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Powering Up Supply Chain Management With BI

by | Dec 18, 2019 | Articles

One of the key functions of business intelligence (BI) is turning huge amounts of data into sensible, actionable information. Due to the nature of operations and challenges faced in supply-chain management (SCM), managers are embracing BI tools that are helping them to find meanings in the ocean of information.

Today, businesses are facing new challenges, such as environmental and sustainability issues becoming key factors in business, and customers becoming less loyal and demanding high-quality services and products provided at the right price, time and place. All these things made forward-thinking companies focus on the improvement of their supply chain departments, as SCM became one of the last frontiers for cost reduction and operational efficiency.

BI is now the most sought-after functionality in the SCM sector, according to a survey of leading transportation management solution (TMS) vendors conducted by the technology research and advisory firm ARC Advisory Group.

“Companies want more granular visibility to their transportation spend so they can manage and control it more effectively,” said transportation analyst Adrian Gonzalez, as cited by an article in Supply Chain Minded.

“They want to identify negative trends in costs and performance—and identify root causes—as early as possible to take corrective action. And they need to conduct ‘what-if’ analyses to evaluate the service and cost trade-offs of different transportation strategies and tactics.”

With the use of BI tools companies seek to find data, turn it into information and use to make strategic decision to improve effectiveness. In SCM, BI tools are used in three main categories: reporting, real-time dashboards and benchmarking.

Reporting: in-depth and dynamic BI reports are more effective than the static reporting used in the past. All the data about transportation providers and factors, like their delivery time, bid acceptance rates, the ratio of meeting capacity commitments can be assigned metrics and seen in BI reports. Companies can then use this information to select vendors and have a basis for productive discussions with supply chain partners.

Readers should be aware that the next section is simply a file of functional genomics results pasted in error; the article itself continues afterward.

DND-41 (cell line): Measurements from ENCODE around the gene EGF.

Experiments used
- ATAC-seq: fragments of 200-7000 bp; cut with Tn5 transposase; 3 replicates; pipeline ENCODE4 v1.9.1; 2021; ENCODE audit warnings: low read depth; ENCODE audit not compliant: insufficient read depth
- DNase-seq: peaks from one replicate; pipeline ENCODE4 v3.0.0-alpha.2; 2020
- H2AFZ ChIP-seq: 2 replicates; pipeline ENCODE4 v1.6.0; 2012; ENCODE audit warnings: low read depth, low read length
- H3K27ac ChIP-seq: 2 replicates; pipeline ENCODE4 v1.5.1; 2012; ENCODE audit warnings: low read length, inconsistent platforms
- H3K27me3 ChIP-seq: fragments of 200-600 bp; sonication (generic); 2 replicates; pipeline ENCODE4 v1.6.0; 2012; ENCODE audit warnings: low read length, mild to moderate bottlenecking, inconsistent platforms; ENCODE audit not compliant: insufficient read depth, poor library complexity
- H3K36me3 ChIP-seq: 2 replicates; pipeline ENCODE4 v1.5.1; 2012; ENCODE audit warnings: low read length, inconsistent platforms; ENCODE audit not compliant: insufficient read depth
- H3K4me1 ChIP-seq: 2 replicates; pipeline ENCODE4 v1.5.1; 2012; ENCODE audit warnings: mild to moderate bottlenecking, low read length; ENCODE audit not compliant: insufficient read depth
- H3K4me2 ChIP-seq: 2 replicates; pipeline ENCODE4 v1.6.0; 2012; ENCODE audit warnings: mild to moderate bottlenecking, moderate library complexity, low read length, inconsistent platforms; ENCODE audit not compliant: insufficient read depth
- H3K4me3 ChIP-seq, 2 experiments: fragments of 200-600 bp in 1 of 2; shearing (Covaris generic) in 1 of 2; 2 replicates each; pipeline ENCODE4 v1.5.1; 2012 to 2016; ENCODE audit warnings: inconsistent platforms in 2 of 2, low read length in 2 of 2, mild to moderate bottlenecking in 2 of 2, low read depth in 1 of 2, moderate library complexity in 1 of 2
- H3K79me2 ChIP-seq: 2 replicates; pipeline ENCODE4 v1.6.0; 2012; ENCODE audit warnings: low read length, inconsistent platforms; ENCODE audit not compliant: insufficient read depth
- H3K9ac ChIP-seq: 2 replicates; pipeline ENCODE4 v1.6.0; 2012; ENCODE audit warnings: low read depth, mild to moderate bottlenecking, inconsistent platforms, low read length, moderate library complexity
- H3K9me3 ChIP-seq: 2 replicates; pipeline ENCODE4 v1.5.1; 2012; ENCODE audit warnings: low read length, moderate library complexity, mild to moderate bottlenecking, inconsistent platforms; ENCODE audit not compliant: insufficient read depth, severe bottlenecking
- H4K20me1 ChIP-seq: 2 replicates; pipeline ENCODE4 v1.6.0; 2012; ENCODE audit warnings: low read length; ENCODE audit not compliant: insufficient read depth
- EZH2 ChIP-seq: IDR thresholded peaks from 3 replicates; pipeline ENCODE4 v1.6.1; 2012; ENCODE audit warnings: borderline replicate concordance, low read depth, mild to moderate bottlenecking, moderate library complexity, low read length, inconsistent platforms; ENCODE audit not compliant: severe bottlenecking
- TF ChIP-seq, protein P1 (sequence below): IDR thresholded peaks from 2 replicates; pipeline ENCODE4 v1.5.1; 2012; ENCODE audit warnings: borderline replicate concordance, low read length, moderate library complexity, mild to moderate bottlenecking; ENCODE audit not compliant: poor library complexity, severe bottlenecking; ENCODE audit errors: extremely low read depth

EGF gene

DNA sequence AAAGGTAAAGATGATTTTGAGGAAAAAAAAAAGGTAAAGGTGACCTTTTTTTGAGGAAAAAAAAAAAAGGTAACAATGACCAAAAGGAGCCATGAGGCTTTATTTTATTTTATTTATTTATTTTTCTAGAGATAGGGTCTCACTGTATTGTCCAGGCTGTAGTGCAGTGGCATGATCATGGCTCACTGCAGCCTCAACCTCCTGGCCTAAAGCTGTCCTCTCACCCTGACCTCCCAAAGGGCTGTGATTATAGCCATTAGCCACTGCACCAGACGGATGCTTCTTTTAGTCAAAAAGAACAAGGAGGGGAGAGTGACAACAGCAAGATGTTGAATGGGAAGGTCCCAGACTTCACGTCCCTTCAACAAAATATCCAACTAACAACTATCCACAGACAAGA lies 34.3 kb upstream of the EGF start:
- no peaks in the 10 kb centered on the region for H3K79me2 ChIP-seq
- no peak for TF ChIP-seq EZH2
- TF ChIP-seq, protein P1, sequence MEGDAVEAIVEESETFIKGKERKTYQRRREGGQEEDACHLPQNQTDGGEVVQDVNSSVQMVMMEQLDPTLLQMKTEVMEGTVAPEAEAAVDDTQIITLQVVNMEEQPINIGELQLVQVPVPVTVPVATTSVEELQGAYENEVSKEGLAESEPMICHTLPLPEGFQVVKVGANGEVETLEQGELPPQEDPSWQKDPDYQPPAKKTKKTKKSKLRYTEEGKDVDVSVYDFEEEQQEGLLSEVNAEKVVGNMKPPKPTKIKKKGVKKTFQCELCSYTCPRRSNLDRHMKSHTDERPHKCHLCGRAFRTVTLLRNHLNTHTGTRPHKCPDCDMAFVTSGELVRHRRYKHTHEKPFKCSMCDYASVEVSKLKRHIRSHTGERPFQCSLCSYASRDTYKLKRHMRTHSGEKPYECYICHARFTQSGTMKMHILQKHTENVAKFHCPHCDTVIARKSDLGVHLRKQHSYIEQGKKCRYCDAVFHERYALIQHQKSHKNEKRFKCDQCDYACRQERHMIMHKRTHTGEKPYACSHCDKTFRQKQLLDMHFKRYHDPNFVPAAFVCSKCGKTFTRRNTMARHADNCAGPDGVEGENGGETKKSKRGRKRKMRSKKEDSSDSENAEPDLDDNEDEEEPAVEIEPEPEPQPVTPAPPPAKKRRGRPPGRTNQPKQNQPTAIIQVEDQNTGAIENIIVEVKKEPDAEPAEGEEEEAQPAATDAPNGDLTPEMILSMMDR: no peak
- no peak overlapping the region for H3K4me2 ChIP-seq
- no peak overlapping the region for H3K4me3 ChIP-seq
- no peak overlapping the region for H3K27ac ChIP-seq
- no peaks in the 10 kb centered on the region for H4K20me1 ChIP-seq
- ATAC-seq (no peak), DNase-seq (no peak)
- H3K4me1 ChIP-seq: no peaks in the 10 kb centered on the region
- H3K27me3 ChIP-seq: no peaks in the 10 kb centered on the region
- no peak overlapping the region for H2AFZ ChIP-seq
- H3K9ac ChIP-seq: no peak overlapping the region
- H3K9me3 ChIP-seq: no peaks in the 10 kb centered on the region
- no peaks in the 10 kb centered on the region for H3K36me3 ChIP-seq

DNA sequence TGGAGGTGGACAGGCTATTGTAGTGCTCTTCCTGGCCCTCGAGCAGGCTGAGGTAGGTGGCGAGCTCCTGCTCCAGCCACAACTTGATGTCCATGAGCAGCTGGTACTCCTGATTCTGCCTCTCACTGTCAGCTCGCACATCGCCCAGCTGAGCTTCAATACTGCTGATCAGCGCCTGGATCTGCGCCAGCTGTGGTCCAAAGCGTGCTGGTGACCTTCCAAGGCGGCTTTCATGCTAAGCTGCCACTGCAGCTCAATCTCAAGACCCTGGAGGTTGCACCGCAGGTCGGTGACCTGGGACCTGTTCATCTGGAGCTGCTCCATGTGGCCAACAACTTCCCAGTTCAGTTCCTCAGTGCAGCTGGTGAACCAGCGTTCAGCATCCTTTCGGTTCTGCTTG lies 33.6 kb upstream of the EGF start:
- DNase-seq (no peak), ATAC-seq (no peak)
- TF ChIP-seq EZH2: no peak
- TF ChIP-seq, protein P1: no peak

Real-time dashboards: a detailed overview of what is happening in all transportation and supply chain network. This is important for management, as real-time (or near real-time) dashboards help users to identify trends, analyze certain parts of transportation operations, see which problems are occurring and react to them as quickly as possible.

In SCM, precision, timing and speed are of key importance. Modern BI tools provide dashboards that give a glimpse of the business activity at any given time. Businesses know exactly how many loads must be prepared today, when trucks are expected to arrive, which goods need to be restocked tomorrow and exactly by how many items.

“Because dashboards are updated as business is occurring, users don’t have to wait for someone to compile and send reports. Therefore, they can react faster to changes in the market,” said Cindy Winkel, vice president of data warehousing for Frisco, Texas-based 3PL and technology provider Transplace.

Benchmarking: effective comparison of a business against competitors in the market gives the whole picture of a company’s performance. Factors, such as prices, freight rates, delivery times can be all evaluated against peers.

This is important when making decisions on pricing, for example. Executives may be thinking about renegotiating a price decrease with a carrier. In this case, they would want to know what the rates are currently and what price dynamics have been. Perhaps, they are hoping to get a 2-percent reduction, which may seem to be a good deal, until they find out the overall rates in the market are falling by 4 percent. This means the deal they are hoping to get isn’t such a good deal after all.

BI tools can get access to such information quickly, helping SCM managers to negotiate with carriers more effectively.

Finally, with BI tools companies can look at historical data, highlight certain patterns and dynamics in real-time, and try to build predictive models to avoid potential risks or, on the contrary, use opportunities in the future.

The true power of BI is about providing detailed information and actionable insights. When SCM managers know all the small details of their supply chains, they can improve operations and customer service, reduce costs and get better deals with logistics vendors.

At the end of the day, customers are arguably the end beneficiaries of BI-powered supply chains – we receive products at cheaper prices, where and when we want them.

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